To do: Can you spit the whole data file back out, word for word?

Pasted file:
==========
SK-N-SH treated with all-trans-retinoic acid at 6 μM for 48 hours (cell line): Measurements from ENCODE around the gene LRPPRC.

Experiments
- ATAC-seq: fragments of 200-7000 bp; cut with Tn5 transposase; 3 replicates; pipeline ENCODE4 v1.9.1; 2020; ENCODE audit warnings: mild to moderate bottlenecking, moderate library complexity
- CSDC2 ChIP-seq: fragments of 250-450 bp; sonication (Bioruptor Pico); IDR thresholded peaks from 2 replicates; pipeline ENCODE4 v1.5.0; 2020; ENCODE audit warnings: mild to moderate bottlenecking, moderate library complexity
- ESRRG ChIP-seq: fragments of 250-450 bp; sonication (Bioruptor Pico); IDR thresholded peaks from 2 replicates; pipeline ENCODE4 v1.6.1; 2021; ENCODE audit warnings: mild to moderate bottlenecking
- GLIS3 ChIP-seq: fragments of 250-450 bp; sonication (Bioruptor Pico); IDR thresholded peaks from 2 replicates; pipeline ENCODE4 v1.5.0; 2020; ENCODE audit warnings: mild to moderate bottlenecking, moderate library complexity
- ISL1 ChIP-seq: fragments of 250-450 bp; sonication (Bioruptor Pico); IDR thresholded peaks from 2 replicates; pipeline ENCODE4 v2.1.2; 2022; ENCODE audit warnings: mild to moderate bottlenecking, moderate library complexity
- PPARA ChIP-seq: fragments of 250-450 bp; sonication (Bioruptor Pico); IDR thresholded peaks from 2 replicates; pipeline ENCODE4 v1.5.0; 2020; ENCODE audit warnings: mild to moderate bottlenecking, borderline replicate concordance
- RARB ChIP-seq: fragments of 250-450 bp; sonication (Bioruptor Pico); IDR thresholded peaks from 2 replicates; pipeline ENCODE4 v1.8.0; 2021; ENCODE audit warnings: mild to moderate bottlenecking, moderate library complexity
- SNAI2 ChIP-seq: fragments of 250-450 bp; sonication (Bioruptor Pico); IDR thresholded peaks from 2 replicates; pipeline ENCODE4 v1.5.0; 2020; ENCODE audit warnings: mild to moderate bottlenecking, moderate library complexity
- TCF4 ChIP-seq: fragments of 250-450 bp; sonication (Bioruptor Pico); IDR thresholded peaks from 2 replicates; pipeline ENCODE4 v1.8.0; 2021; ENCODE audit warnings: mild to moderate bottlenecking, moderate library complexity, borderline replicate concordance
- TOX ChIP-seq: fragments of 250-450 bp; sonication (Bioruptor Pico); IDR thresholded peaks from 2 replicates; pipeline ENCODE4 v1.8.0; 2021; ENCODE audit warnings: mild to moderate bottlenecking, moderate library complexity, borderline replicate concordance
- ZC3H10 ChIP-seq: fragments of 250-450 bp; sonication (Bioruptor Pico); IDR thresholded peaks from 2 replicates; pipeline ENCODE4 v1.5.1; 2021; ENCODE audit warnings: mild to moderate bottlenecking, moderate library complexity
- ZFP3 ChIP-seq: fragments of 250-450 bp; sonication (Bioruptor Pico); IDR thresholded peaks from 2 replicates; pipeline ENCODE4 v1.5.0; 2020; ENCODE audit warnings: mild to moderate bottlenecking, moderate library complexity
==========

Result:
SK-N-SH treated with all-trans-retinoic acid at 6 μM for 48 hours (cell line): Measurements from ENCODE around the gene LRPPRC.

Experiments
- ATAC-seq: fragments of 200-7000 bp; cut with Tn5 transposase; 3 replicates; pipeline ENCODE4 v1.9.1; 2020; ENCODE audit warnings: mild to moderate bottlenecking, moderate library complexity
- CSDC2 ChIP-seq: fragments of 250-450 bp; sonication (Bioruptor Pico); IDR thresholded peaks from 2 replicates; pipeline ENCODE4 v1.5.0; 2020; ENCODE audit warnings: mild to moderate bottlenecking, moderate library complexity
- ESRRG ChIP-seq: fragments of 250-450 bp; sonication (Bioruptor Pico); IDR thresholded peaks from 2 replicates; pipeline ENCODE4 v1.6.1; 2021; ENCODE audit warnings: mild to moderate bottlenecking
- GLIS3 ChIP-seq: fragments of 250-450 bp; sonication (Bioruptor Pico); IDR thresholded peaks from 2 replicates; pipeline ENCODE4 v1.5.0; 2020; ENCODE audit warnings: mild to moderate bottlenecking, moderate library complexity
- ISL1 ChIP-seq: fragments of 250-450 bp; sonication (Bioruptor Pico); IDR thresholded peaks from 2 replicates; pipeline ENCODE4 v2.1.2; 2022; ENCODE audit warnings: mild to moderate bottlenecking, moderate library complexity
- PPARA ChIP-seq: fragments of 250-450 bp; sonication (Bioruptor Pico); IDR thresholded peaks from 2 replicates; pipeline ENCODE4 v1.5.0; 2020; ENCODE audit warnings: mild to moderate bottlenecking, borderline replicate concordance
- RARB ChIP-seq: fragments of 250-450 bp; sonication (Bioruptor Pico); IDR thresholded peaks from 2 replicates; pipeline ENCODE4 v1.8.0; 2021; ENCODE audit warnings: mild to moderate bottlenecking, moderate library complexity
- SNAI2 ChIP-seq: fragments of 250-450 bp; sonication (Bioruptor Pico); IDR thresholded peaks from 2 replicates; pipeline ENCODE4 v1.5.0; 2020; ENCODE audit warnings: mild to moderate bottlenecking, moderate library complexity
- TCF4 ChIP-seq: fragments of 250-450 bp; sonication (Bioruptor Pico); IDR thresholded peaks from 2 replicates; pipeline ENCODE4 v1.8.0; 2021; ENCODE audit warnings: mild to moderate bottlenecking, moderate library complexity, borderline replicate concordance
- TOX ChIP-seq: fragments of 250-450 bp; sonication (Bioruptor Pico); IDR thresholded peaks from 2 replicates; pipeline ENCODE4 v1.8.0; 2021; ENCODE audit warnings: mild to moderate bottlenecking, moderate library complexity, borderline replicate concordance
- ZC3H10 ChIP-seq: fragments of 250-450 bp; sonication (Bioruptor Pico); IDR thresholded peaks from 2 replicates; pipeline ENCODE4 v1.5.1; 2021; ENCODE audit warnings: mild to moderate bottlenecking, moderate library complexity
- ZFP3 ChIP-seq: fragments of 250-450 bp; sonication (Bioruptor Pico); IDR thresholded peaks from 2 replicates; pipeline ENCODE4 v1.5.0; 2020; ENCODE audit warnings: mild to moderate bottlenecking, moderate library complexity